This course provides opportunities for students to translate theory into practice. Students will practice skills in selected sites under supervision. Students will integrate and reflect upon their educational, personal and professional experiences in practicum and seminar. Students who complete CFCS 1242 will not receive additional credit for ECED 1183, CYCC 1240 or CCSD 1240.
The following global ideas guide the design and delivery of this course:
- Practicum experiences offer students the chance to learn through observation, reflection, and practicing new skills, as well as to refine existing skills and give to the community.
- Field experience also allows learners to demonstrate and enhance their abilities to problem solve, approach situations creatively, and to take responsibility for themselves as professionals.
- Examining personal assumptions, biases and cultural awareness will allow the students to become good practitioners.
- Receiving feedback from experienced and knowledgeable practitioners is crucial for good practice.
- Reflecting on and evaluating practicum experiences with the people being supported, colleagues and mentors increases learning and good practice.
- Experience in the field allows learners to demonstrate and enhance their abilities to problem solve, be flexible, think creatively and show responsibility.
Methods of Instruction
- Seminar/Field practice
- Observation and Practice
Means of Assessment
This course will conform to Douglas College policy regarding the number and weighting of evaluations. Typical means of evaluation would include a combination of:
- Observed demonstration of skill/ Field assessment
- Written assignments
- Mid-point and final interviews
CFCS 1242 is a letter graded course.
Upon successful completion of this course, the student will be able to:
- Professional Skills
- Articulate personal strengths and set goals for learning
- Establish cooperative and effective working relationships with colleagues
- Seek and accept feedback from supervisors and coworkers
- Demonstrate an ability to evaluate their own work and apply professional feedback by changing workplace behaviours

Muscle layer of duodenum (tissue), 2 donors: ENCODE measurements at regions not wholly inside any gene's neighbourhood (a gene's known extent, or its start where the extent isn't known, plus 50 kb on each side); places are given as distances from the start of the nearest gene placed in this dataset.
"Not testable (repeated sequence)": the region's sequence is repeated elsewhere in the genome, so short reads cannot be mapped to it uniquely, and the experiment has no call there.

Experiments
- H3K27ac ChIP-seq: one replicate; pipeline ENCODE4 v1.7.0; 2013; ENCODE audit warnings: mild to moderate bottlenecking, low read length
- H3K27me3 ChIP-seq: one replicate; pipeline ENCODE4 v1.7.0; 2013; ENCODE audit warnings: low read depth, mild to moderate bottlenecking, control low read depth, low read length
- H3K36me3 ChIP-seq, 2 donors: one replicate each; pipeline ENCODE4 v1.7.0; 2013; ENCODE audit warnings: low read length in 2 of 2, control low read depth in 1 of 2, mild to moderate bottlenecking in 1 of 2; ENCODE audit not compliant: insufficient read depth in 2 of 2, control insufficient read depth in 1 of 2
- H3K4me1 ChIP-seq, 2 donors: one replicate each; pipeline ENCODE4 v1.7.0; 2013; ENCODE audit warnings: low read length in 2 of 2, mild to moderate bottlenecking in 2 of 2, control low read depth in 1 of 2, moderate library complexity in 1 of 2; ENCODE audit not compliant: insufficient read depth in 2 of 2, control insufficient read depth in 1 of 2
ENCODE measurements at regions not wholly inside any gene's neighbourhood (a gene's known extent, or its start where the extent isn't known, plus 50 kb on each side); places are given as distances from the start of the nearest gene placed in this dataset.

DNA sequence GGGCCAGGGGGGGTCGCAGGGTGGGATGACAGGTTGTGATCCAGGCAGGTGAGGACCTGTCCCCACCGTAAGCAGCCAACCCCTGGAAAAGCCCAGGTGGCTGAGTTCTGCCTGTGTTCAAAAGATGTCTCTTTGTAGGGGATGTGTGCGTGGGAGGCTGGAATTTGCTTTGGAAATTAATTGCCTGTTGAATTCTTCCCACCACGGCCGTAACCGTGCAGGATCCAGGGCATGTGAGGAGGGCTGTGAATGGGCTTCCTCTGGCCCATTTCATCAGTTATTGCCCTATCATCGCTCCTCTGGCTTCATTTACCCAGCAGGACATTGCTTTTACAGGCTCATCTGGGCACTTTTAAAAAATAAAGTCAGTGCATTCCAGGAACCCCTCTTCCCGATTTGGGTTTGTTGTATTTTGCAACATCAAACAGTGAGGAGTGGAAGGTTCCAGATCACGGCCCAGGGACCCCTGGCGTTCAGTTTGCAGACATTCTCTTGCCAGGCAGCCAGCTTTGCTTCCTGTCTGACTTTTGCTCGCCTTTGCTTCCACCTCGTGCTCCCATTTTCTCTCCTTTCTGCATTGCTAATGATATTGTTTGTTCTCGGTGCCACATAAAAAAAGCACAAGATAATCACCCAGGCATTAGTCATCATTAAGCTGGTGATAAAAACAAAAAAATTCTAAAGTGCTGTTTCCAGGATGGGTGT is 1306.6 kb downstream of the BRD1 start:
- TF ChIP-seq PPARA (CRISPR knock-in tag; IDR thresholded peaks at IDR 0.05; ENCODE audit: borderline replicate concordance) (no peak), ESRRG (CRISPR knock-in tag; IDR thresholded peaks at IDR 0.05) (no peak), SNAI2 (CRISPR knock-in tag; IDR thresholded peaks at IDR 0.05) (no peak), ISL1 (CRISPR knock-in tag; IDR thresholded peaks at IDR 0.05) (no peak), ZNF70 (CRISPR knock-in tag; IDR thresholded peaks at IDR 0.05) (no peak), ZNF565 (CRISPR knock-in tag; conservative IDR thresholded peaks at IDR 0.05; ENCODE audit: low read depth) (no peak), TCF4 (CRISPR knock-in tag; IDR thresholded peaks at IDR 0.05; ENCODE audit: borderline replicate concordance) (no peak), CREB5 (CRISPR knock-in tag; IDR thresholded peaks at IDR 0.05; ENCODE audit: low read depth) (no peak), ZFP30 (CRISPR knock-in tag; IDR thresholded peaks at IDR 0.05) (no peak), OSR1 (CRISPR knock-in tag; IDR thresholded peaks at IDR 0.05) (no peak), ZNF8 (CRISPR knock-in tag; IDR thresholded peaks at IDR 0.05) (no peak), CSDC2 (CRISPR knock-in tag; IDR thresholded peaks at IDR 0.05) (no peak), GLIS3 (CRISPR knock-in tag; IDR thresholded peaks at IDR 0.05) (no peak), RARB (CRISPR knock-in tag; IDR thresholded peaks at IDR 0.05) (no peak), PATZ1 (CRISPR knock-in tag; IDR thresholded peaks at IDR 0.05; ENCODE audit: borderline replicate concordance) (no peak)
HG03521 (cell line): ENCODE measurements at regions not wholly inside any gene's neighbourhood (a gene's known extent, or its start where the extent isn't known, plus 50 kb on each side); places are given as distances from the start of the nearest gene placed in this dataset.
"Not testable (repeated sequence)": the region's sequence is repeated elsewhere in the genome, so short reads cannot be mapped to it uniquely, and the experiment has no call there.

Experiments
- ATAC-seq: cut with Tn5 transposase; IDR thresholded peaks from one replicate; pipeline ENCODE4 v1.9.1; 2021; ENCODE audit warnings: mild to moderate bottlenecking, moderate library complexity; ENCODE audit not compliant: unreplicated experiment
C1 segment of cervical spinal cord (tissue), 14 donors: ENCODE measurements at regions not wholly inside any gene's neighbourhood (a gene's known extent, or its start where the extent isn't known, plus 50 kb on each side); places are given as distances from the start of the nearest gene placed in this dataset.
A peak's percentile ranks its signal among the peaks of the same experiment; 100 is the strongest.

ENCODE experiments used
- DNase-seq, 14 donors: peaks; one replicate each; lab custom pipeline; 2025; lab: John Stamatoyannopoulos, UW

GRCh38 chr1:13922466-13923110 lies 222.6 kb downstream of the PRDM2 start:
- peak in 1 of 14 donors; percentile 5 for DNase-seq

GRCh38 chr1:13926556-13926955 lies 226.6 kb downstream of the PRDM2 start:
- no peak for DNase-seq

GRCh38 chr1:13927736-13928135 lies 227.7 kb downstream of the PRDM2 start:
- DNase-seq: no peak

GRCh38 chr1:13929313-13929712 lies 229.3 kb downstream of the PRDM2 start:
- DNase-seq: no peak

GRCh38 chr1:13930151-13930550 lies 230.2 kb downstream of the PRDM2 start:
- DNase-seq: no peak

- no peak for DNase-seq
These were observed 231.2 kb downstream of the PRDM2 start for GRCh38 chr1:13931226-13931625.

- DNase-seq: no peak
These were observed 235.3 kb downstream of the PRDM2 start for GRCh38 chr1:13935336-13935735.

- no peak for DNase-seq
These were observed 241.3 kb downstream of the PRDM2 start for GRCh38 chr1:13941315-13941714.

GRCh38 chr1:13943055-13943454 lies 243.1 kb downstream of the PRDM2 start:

- Demonstrate ethical behaviour and professional values
- Demonstrate appropriate boundaries, mental and emotional well-being and self-care
- Demonstrate an ability to work effectively with people from a different cultural background than their own
- Articulate an understanding of the impact of colonization on Canada’s first peoples
- Work Habits/Accountability
- Demonstrate appropriate work habits
- Demonstrate an ability to complete tasks as assigned
- Demonstrate initiative and responsibility
- Cultural Programming
- Participate in cultural programming
- Articulate the goals of the cultural programming
- Basic knowledge of Agency and Community Resources
- Demonstrate a basic knowledge of the agency, its values and mission statement, funding source, programs, and organizational structure
- Demonstrate knowledge of community resources and the referral process
- Describe how the agency works with Aboriginal peoples and communities in a culturally relevant way
- Support Skills
- Assess and understand the needs of people being supported from a holistic perspective
- Demonstrate an understanding of the unique physical, emotional, mental, spiritual and cultural needs of people being supported
- Adapt personal style and language to meet the unique needs of the different people being supported
- Demonstrate caring, empathy and genuineness
- Communicate effectively and respectfully
- Recognize and address personal biases and assumptions
- Describe a crisis situation and discuss problem solving strategies to support resolution of the crisis
- Advocate for others’ rights and self-determination
- Promotes safety of self and others
CFCS 1142, CFCS 2332 or Coordinator Approval
CFCS 1112 or Coordinator Approval
Course Guidelines for previous years are viewable by selecting the version desired. If you took this course and do not see a listing for the starting semester/year of the course, consider the previous version as the applicable version.
Below shows how this course and its credits transfer within the BC transfer system.
A course is considered university-transferable (UT) if it transfers to at least one of the five research universities in British Columbia: University of British Columbia; University of British Columbia-Okanagan; Simon Fraser University; University of Victoria; and the University of Northern British Columbia.
For more information on transfer visit the BC Transfer Guide and BCCAT websites.
If your course prerequisites indicate that you need an assessment, please see our Assessment page for more information.